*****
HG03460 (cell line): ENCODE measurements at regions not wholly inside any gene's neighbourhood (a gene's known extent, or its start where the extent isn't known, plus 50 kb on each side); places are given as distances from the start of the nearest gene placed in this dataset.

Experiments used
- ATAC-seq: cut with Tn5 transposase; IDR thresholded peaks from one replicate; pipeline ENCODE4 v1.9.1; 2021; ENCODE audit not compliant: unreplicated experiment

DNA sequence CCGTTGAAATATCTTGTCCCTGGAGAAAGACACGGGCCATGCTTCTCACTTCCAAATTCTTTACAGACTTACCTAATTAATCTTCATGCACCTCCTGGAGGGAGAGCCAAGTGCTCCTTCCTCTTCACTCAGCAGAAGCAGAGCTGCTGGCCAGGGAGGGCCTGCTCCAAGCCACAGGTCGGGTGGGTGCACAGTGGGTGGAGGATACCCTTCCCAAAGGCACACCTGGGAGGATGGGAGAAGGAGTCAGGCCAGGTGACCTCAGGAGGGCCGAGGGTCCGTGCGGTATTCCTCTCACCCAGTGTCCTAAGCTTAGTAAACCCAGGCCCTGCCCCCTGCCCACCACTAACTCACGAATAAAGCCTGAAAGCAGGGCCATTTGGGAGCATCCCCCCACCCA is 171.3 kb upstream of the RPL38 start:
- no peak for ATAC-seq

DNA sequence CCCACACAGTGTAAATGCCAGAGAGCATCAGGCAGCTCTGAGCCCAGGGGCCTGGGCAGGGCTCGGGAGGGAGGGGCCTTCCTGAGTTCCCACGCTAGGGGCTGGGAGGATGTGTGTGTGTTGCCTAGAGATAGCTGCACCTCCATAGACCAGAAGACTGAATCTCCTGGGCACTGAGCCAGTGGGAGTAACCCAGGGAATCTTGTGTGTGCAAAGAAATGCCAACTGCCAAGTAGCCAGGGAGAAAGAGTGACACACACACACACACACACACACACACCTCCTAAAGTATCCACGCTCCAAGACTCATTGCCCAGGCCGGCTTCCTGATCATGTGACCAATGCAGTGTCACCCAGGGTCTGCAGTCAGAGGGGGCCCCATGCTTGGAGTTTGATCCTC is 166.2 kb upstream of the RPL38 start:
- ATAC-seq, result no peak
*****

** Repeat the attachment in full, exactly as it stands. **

HG03460 (cell line): ENCODE measurements at regions not wholly inside any gene's neighbourhood (a gene's known extent, or its start where the extent isn't known, plus 50 kb on each side); places are given as distances from the start of the nearest gene placed in this dataset.

Experiments used
- ATAC-seq: cut with Tn5 transposase; IDR thresholded peaks from one replicate; pipeline ENCODE4 v1.9.1; 2021; ENCODE audit not compliant: unreplicated experiment

DNA sequence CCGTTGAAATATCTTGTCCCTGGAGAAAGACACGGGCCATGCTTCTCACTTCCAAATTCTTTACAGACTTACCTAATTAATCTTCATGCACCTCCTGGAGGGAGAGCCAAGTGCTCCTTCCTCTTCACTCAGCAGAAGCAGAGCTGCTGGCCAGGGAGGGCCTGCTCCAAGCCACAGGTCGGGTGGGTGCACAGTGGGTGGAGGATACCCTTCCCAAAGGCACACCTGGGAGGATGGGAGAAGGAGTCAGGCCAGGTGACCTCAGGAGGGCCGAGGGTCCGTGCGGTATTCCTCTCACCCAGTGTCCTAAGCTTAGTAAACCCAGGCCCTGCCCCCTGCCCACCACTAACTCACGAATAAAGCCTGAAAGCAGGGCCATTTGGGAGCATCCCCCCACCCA is 171.3 kb upstream of the RPL38 start:
- no peak for ATAC-seq

DNA sequence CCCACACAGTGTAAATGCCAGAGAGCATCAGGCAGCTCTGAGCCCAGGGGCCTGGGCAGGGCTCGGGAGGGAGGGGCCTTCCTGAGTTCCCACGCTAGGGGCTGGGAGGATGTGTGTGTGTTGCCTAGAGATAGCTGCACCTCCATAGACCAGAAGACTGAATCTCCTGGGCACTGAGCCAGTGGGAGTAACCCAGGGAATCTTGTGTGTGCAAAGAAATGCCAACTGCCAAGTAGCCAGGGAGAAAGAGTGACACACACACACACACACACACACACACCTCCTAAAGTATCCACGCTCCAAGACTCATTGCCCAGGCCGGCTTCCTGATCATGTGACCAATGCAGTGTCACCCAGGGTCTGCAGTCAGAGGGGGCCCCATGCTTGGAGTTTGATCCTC is 166.2 kb upstream of the RPL38 start:
- ATAC-seq, result no peak